Michigan football commit Jaydon Hood is a top-300 player in the 2021 class and rated as a four-star prospect. But on Saturday mornings, the talented linebacker is just a volunteer giving back to the community through the game that he loves.
Hood’s mother, Shea Hood, is the outreach director of the Life Center for Christ Fellowship Church in Belle Glade, Florida, which has one of the highest crime and unemployment rates in the state. Shea coordinates several mission projects through the church to help mentor youth in the area from ages 5 to 21. Three years ago, she spearheaded a one-day football clinic with the help of local coaches.
It didn’t take long for Jaydon, then a sophomore, to start assisting. He now runs the weekly clinic in what he calls “just an open field” a block away from the church and has helped grow it from about 30 kids per week to an average of about 125.
“Football is basically life there (in Belle Glade),” Jaydon told MLive in a phone interview. “My mom started the camp as a way to keep kids off the street and help teach them the fundamentals of football at an early age, and I saw that as a way of being able to volunteer and to do what I love and help other people do what they love. It was a win-win situation.”
Every Saturday morning, Jaydon makes the 45-minute drive from Royal Palm Beach to Belle Glade, arriving at the field about 30 minutes early. Because there are no goalposts or line markers, Jaydon and a few volunteers must set up cones and inspect the field for any needles, broken glass or other sharp objects that accumulated throughout the week.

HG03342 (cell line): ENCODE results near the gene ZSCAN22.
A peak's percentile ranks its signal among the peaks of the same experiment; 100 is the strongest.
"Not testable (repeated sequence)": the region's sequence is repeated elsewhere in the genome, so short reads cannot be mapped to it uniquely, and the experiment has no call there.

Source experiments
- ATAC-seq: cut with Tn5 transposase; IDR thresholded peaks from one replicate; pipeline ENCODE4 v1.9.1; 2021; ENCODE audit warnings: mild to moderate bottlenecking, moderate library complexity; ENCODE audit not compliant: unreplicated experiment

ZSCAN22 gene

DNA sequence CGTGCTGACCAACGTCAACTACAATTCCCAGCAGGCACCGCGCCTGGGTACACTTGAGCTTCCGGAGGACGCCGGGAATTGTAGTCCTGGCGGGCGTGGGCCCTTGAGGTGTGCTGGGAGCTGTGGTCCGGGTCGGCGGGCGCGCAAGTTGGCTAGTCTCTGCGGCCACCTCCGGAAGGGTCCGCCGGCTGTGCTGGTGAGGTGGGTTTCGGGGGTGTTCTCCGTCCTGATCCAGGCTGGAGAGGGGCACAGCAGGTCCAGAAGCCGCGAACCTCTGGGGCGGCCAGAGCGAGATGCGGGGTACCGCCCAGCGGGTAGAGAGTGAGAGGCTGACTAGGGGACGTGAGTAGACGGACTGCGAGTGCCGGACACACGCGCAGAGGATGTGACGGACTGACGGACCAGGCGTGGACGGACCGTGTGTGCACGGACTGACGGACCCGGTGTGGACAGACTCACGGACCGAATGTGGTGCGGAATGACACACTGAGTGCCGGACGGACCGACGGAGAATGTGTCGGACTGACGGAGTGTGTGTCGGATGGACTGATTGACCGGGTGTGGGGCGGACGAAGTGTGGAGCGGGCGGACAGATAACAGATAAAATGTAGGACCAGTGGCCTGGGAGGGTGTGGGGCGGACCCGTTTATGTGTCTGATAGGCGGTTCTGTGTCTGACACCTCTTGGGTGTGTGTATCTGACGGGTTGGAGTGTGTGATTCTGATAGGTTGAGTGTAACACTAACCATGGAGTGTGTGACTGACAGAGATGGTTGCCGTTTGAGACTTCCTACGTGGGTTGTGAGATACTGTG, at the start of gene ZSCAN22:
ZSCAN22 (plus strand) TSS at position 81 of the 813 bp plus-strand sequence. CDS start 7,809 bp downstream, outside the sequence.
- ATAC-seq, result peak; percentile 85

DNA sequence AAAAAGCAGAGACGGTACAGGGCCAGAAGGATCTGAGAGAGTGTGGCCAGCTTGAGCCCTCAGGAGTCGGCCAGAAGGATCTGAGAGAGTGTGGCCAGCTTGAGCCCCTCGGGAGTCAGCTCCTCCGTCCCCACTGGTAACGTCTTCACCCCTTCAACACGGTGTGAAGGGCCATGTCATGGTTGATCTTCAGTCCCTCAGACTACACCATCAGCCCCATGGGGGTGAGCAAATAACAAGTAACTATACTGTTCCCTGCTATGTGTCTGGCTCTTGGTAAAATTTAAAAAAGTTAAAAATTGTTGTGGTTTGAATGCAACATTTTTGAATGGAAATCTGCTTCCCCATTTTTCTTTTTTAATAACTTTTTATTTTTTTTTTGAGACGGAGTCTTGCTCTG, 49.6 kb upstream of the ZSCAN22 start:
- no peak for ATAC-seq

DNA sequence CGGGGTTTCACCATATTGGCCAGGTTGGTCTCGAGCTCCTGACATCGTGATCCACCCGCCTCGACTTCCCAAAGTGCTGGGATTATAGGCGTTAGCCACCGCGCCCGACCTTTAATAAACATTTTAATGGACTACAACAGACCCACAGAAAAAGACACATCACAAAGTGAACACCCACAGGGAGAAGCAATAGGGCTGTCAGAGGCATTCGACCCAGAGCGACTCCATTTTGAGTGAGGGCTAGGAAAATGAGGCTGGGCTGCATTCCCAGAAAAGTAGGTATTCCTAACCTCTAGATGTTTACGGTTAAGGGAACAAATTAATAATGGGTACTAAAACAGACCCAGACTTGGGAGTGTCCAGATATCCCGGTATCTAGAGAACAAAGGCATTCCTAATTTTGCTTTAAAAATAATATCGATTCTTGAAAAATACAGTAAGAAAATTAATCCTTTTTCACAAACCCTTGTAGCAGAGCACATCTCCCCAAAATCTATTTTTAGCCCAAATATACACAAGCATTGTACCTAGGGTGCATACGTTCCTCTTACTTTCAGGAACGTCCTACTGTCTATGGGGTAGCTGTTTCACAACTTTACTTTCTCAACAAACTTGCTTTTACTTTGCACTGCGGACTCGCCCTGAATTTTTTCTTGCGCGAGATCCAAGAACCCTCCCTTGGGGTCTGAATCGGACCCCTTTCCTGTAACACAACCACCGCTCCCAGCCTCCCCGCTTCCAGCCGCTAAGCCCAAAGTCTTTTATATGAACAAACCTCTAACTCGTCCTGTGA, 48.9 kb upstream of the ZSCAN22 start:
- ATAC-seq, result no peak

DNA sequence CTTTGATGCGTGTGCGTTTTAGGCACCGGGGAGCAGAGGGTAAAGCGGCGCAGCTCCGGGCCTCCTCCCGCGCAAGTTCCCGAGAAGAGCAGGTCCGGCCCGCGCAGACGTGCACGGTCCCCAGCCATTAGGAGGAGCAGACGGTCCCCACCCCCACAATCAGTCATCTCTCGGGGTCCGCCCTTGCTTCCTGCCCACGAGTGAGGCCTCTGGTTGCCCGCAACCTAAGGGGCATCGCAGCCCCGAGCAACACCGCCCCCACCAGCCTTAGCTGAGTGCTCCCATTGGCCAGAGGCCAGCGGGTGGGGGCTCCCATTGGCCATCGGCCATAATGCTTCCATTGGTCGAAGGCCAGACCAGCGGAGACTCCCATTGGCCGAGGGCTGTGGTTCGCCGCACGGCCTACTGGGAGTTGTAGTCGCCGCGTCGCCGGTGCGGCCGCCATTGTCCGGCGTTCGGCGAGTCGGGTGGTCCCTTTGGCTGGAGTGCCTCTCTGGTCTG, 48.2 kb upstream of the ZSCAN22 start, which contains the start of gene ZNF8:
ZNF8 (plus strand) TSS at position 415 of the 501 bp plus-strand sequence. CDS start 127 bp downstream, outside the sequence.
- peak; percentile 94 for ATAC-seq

“I’m not sure if people are partying or something every night, but every time we go out there, it is trashed,” said Jaydon, who committed to the Wolverines on May 25. “Obviously, we want the kids to be safe, but it’s Belle Glade. It is a very poor area. A lot of kids may not even have cleats or shoes, so you definitely don’t want them playing in glass or sharp objects or anything like that.”
While a local coach assists Jaydon, the 6-foot-1, 212-pounder coordinates the drills for the campers and sets up seven-on-seven scrimmages at the end. They begin and end the camp with prayer.
Shea said the church’s outreach program continues to expand thanks to the positive feedback it has received.
“The number one goal is to help kids actually become the best version of themselves and to grow their confidence and to help them to be involved in sports in a healthy way,” she said. “The long-term goal is to create scholarships for students to be able to use at the college level if they do not receive one because of their skill. We’ve been working on sponsorship for students to actually receive scholarships, but it’s also a mentoring program. Our goal is to affect the bottom line of the crime rate in Belle Glade.”
Jaydon’s father, Shandon Hood, is an officer with the Palm Beach County Sheriff’s Office. Shea said the church wouldn’t be able to play its role in the community without the PBSO’s support.
“We have to make sure that we have someone who’s riding in the area, because the church and anything we do is in the heart of what we call the inner city,” Shea said. “Sometimes what can happen is, while they’re preparing for what they’re doing (football clinic), we’re having the PBSO going around, because maybe there are local drug dealers who are looking for some of our boys who are coming for practice, or maybe there are drug deals that are happening and we’ve got to get them to move, so there’s a lot going into having them out there.”